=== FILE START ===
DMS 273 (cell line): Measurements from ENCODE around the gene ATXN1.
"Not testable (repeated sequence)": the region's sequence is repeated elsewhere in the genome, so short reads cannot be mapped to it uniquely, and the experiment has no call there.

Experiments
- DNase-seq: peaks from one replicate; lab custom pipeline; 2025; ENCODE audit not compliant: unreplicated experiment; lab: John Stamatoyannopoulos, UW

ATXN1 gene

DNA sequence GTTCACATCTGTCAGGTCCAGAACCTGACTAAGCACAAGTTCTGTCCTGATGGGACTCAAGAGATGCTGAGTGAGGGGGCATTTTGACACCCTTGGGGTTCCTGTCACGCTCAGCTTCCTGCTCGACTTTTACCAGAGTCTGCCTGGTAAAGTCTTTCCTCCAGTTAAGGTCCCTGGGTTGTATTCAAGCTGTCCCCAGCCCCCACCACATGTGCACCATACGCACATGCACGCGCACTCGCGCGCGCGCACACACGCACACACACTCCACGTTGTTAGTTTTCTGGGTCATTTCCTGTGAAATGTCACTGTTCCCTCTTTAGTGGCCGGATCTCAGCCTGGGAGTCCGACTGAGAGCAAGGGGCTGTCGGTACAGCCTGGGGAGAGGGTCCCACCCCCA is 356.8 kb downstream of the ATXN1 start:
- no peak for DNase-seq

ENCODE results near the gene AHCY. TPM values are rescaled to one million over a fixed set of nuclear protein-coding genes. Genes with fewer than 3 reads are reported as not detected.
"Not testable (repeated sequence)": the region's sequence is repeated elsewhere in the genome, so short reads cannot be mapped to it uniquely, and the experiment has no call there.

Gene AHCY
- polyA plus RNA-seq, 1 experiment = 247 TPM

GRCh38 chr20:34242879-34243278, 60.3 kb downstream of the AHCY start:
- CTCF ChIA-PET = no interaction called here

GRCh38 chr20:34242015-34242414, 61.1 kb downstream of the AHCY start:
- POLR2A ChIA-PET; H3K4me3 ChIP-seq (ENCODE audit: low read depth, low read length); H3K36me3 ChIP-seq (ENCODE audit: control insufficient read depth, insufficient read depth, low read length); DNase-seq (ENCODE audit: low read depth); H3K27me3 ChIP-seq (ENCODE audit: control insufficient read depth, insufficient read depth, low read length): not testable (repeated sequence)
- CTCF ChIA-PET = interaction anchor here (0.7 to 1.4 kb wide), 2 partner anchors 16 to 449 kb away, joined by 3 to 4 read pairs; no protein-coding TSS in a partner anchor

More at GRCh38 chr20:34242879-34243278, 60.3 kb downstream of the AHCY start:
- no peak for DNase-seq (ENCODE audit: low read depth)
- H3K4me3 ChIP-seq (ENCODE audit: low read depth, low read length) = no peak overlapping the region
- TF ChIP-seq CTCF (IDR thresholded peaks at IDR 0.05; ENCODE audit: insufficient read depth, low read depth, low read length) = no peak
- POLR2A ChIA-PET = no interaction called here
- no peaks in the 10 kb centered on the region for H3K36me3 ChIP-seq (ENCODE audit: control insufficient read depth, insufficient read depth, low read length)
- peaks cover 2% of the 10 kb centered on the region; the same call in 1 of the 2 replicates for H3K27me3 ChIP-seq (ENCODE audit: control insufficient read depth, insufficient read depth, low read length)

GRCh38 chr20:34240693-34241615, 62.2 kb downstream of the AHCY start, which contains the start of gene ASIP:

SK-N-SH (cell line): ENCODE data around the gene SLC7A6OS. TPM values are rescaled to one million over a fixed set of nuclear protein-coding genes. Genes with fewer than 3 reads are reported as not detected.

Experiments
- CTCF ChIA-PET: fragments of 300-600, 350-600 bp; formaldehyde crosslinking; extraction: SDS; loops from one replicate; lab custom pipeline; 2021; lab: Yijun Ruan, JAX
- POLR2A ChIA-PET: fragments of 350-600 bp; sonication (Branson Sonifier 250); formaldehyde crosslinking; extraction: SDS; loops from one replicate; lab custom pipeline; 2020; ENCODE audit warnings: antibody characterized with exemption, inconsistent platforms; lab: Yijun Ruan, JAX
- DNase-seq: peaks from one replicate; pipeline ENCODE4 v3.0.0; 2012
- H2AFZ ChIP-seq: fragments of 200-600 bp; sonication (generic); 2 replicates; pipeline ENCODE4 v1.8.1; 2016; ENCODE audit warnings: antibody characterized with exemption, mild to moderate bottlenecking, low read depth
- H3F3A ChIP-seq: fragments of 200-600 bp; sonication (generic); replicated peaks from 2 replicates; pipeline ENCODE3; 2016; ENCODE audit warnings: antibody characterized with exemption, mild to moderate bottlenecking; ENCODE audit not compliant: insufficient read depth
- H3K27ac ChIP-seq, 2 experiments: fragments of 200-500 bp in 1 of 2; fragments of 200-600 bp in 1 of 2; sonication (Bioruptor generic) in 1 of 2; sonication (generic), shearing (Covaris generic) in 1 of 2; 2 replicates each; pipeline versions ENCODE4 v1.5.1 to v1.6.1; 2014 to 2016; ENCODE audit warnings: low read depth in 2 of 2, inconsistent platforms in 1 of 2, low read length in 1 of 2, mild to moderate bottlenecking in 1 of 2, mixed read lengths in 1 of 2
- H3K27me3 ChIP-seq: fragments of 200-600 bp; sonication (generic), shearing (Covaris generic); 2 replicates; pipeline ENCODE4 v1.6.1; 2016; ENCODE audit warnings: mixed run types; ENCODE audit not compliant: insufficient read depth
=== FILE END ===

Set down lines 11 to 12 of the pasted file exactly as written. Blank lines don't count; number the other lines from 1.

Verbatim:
- polyA plus RNA-seq, 1 experiment = 247 TPM

GRCh38 chr20:34242879-34243278, 60.3 kb downstream of the AHCY start: